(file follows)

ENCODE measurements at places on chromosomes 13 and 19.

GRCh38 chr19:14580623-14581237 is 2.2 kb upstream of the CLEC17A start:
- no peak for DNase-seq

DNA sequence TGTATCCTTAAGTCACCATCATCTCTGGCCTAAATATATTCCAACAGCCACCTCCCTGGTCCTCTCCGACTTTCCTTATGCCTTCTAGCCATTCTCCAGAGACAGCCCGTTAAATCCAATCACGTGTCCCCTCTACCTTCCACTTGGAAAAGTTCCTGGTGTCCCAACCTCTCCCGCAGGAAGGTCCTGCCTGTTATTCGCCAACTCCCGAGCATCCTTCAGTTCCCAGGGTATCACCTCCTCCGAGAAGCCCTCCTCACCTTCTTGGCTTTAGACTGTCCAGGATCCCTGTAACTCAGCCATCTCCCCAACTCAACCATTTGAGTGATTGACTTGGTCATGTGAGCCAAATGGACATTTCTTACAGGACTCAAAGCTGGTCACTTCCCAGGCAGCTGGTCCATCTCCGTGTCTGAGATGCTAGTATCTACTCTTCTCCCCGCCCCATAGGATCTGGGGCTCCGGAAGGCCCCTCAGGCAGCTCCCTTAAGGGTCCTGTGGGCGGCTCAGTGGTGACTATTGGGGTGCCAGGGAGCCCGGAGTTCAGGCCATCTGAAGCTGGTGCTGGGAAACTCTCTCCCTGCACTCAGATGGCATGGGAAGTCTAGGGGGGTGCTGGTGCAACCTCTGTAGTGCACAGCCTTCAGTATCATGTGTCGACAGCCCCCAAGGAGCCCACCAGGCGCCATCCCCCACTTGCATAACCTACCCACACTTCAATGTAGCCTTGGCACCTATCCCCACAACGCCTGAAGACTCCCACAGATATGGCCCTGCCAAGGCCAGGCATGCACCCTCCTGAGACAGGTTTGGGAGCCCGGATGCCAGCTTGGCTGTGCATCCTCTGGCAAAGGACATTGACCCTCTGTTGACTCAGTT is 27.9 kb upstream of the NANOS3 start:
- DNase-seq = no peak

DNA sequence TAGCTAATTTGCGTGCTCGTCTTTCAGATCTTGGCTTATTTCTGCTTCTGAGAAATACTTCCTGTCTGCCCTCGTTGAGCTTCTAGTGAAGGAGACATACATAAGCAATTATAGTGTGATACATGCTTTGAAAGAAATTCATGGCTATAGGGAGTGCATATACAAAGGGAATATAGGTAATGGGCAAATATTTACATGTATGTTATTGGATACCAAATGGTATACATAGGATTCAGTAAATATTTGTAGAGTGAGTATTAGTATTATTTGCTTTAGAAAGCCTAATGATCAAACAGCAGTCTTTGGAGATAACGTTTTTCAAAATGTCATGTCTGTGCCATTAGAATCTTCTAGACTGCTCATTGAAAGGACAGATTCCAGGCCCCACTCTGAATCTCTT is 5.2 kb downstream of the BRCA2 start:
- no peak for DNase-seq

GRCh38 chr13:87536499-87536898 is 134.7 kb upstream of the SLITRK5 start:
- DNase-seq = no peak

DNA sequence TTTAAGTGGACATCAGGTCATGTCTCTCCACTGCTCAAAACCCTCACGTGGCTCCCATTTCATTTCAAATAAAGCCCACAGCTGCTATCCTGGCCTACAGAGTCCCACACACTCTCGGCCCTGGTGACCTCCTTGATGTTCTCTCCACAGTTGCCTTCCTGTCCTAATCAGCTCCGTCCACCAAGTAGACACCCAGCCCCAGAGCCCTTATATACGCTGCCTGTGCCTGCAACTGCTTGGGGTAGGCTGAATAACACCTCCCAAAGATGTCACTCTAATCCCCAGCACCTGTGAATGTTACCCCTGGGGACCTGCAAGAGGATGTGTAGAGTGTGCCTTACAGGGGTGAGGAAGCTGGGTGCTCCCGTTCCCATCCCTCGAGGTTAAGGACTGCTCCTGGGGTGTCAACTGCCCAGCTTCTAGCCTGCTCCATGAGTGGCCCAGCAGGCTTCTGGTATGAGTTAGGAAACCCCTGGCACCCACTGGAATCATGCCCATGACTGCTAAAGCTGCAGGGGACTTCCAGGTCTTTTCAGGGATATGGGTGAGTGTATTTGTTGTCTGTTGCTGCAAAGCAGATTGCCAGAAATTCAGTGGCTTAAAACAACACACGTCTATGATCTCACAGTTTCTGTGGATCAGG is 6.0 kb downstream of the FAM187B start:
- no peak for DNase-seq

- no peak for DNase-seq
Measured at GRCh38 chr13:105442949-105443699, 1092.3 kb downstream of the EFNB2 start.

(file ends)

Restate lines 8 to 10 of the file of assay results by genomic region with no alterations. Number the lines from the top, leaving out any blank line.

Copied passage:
GRCh38 chr13:87536499-87536898 is 134.7 kb upstream of the SLITRK5 start:
- DNase-seq = no peak

DNA sequence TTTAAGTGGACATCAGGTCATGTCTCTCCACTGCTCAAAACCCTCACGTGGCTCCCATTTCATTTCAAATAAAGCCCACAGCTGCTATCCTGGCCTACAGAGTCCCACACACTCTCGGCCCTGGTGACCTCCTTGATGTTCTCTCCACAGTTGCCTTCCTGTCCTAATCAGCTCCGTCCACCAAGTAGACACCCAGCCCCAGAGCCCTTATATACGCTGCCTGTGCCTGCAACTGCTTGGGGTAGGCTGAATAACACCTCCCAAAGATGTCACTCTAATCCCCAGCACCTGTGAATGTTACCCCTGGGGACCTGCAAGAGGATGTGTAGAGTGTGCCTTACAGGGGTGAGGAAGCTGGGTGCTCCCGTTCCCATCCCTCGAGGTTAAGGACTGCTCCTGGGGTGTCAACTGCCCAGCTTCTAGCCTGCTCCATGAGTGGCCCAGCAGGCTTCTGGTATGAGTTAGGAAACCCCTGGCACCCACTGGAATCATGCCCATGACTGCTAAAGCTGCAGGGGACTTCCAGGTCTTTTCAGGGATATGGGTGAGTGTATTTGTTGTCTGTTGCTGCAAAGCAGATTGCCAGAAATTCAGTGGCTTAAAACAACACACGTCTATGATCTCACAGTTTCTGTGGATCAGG is 6.0 kb downstream of the FAM187B start: